High street savers set to lose money as inflation rises and rates stay low
SAVERS using high street banks are set to lose money over the next two years, as inflation continues to rise.
According to new research by peer-to-peer lender Octopus Choice, £10,000 saved in a high street bank today will be worth just £9,669 in real money after two years, if official inflation forecasts prove accurate.
In October, inflation reached a two-year high of 1.2 per cent, and the Bank of England has forecast that the Consumer Prices Index (CPI) will rise to 2.7 per cent over the next two years. Meanwhile, the base rate is set to stay at a record low 0.25 per cent, prompting high street banks to lower the interest rates on savings accounts across the board.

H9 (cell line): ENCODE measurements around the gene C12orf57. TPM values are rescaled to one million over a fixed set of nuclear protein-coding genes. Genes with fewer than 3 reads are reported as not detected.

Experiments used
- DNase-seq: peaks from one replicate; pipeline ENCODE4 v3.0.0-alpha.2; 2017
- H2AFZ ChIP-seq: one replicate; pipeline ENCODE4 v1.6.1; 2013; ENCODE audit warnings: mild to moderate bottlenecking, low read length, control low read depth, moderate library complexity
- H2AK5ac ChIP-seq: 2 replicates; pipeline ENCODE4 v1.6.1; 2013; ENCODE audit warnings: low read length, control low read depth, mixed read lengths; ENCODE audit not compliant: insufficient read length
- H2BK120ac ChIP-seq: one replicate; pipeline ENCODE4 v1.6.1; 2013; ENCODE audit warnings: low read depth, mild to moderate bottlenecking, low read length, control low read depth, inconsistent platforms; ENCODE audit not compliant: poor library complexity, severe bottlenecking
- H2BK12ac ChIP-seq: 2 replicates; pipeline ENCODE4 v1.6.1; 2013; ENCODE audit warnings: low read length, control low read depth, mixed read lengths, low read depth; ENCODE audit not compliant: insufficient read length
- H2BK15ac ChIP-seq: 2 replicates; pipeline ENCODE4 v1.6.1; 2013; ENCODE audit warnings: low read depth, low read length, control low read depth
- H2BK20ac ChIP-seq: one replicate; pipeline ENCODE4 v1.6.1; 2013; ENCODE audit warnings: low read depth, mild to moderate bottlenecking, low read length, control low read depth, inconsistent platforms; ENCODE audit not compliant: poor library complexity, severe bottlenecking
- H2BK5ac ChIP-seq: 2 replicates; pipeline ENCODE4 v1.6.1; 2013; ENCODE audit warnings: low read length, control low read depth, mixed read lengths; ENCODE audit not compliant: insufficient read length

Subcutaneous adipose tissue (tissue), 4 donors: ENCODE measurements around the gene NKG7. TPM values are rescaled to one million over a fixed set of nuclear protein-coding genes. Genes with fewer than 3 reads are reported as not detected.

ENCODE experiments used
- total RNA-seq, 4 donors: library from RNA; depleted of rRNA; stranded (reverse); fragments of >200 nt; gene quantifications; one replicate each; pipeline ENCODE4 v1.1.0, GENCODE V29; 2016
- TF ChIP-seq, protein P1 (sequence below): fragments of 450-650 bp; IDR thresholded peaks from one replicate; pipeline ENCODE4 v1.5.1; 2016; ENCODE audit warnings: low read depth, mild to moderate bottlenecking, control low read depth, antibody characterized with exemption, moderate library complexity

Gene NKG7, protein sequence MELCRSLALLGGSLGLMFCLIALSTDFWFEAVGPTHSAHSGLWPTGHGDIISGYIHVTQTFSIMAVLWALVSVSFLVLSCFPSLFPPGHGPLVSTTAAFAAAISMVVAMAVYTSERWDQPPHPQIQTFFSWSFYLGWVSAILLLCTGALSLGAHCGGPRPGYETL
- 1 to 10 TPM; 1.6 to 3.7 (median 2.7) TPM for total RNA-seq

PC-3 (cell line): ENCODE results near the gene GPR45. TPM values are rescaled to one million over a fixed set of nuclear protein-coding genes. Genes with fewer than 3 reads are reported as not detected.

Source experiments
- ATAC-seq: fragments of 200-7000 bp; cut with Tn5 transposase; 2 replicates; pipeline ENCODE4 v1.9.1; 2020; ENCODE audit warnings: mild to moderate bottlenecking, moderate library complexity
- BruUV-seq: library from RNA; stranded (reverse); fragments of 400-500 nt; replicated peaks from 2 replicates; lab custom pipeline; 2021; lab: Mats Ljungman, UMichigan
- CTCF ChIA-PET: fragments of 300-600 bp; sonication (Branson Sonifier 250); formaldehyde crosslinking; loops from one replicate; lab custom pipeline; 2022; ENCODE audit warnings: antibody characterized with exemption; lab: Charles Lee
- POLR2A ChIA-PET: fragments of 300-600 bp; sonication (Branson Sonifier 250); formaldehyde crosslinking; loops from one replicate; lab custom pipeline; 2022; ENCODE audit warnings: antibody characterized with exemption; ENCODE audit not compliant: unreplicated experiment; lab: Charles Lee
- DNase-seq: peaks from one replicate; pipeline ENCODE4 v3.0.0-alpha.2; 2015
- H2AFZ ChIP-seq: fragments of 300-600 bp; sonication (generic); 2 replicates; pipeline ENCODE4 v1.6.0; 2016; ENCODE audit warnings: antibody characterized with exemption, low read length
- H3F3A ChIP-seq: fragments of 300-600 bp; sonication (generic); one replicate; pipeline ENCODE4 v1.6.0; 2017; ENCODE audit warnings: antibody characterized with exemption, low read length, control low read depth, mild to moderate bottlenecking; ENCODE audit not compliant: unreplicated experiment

Octopus Choice has calculated that in order to break even, savers would need to keep their money in an account paying at least 2.44 per cent in interest. However, the average fixed term two-year savings account pays just 0.76 per cent — a 221 per cent shortfall.
“If the latest inflation forecast from the Bank of England proves accurate, high street savings will be decimated in the short to medium term,“ said Richard Wazacz, head of Octopus Choice. “For people to lose £331 on £10,000 in real terms after two years is a terrifying prospect. Conditions for savers have been brutal for some time, but in slashing their rates even further, as they have done recently, many high street banks have piled on the pain.
“The weakness of sterling is driving inflation up while continued economic uncertainty, both at home and overseas, means the Bank of England is unlikely to risk raising rates. The result is a perfect storm for savers. If people do start looking further afield for better returns, they need to beware the risks and, where necessary, seek independent financial advice.”